Written by Matt Hobbs:
In 2006, I graduated from Cedarville University with a degree in Social Studies Education. You can imagine how disappointed I was when I graduated with a teaching degree and decided I did not want to teach. That’s not how you want to start off your professional career.
After graduating, an older friend from the East Coast helped me think through the next steps as I looked for work and, more importantly, moved to be closer to my girlfriend and her family in Arkansas. This friend, who happens to work in disability insurance, talked a lot about the underwriting and actuarial fields. That got my attention, but they weren’t options for a non-teacher with a teaching degree who was moving far away from home.
My first couple jobs (retail management and accounting clerk) helped me move close to the woman I would eventually marry, but they weren’t ideal for the long term. About two years after moving to Arkansas, a friend at a regional health insurance company told me about an underwriting position that was opening up. I’ve now been working in the underwriting field for the past 5 ½ years.
But this post is not about underwriting or the sacrifices it takes to show someone you really want to marry them. It’s about becoming an actuary, especially for those that don’t have an actuarial science degree (or a math or statistics degree). My educational background and work history suggest that I don’t have what it takes to become an actuary. Thankfully, passing a few exams has given me more credibility than my education and work history suggest, but that wasn’t the case initially.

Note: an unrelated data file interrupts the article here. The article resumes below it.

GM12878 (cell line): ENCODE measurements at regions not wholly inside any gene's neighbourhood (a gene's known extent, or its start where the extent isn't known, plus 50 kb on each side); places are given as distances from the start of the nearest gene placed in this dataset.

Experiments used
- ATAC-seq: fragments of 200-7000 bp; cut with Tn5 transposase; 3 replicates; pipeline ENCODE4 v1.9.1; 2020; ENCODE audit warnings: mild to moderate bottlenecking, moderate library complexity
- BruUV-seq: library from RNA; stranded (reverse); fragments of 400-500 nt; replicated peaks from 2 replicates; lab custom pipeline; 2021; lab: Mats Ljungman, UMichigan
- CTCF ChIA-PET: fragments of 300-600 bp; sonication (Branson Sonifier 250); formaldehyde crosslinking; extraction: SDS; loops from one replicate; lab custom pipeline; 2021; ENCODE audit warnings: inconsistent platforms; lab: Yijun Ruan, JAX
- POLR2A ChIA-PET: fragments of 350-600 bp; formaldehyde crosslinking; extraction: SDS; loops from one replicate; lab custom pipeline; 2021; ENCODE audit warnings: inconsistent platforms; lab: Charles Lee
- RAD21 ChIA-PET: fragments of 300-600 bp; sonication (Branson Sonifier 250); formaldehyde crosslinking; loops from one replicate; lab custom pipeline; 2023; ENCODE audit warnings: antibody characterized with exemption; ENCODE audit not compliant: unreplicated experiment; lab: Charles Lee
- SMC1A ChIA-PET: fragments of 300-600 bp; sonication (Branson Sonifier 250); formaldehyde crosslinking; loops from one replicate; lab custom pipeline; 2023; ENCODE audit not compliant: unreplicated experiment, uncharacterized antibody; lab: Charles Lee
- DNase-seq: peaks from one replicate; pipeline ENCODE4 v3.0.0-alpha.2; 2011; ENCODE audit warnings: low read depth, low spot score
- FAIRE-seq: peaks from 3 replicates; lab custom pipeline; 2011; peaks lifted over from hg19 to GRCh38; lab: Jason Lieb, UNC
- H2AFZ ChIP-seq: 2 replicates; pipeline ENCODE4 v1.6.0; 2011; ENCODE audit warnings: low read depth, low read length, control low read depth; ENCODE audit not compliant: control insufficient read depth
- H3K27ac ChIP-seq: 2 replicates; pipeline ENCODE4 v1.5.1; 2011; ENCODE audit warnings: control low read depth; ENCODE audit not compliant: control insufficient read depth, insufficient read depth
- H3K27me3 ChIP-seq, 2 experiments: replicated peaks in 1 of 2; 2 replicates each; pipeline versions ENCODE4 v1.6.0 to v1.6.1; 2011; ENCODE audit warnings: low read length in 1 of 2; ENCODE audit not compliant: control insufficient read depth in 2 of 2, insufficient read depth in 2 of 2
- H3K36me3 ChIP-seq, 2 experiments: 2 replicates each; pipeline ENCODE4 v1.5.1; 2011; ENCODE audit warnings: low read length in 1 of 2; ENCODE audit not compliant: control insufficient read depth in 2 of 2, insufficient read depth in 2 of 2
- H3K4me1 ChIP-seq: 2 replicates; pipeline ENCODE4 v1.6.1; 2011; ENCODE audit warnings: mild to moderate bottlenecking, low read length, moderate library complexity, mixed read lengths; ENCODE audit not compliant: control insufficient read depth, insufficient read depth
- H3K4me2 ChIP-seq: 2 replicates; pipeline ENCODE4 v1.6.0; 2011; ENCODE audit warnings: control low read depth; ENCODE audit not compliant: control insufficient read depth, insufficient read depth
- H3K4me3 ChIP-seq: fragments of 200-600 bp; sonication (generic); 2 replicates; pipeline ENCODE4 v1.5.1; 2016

I remember hitting up the actuarial message boards early on before I started taking exams, and I wasn’t very encouraged. The exam process seemed very daunting for a non-math/statistics major and most of the comments towards the non-traditional actuarial students (especially those with little success passing exams) didn’t exactly embolden me as I tried to make my decision about becoming an actuary. So why did I choose to move forward with this career choice?
- Getting paid to predict and assess risk sounds really cool! I’ve had a lot of practice “assessing” risk as an underwriter, and that was a great help as I tried to understand what it would be like in the actuarial world.
- I am very determined. I think every actuary out there has to have this character trait.
- I enjoy math. Although derivations and very complex math formulas do not come easy for me, I enjoy working with numbers.
- I want to provide a comfortable lifestyle for my family, and I want to give to others generously. This is a great career to meet these goals.
- I had the support of my family, particularly my wife.
Let me close with this situation I found myself in recently. I was sitting around having lunch with about a dozen other actuarial “students.” I asked them, “So how many of you have a degree in math or statistics?” Everyone raised their hand. Everyone but me, of course. If I could do it over again, yes, I’d get a bachelor’s degree in something related to actuarial science. But I can’t do it over again. What I can do, however, is realize I have a great opportunity ahead of me. If you are good at math, determined, and have a clear goal in mind, then you can achieve your dream of becoming an actuary. I’m not there yet, but I have had success along the way (so far I’ve passed three exams). Hopefully that will encourage others out there like me who pursuing certification the “non-traditional” way!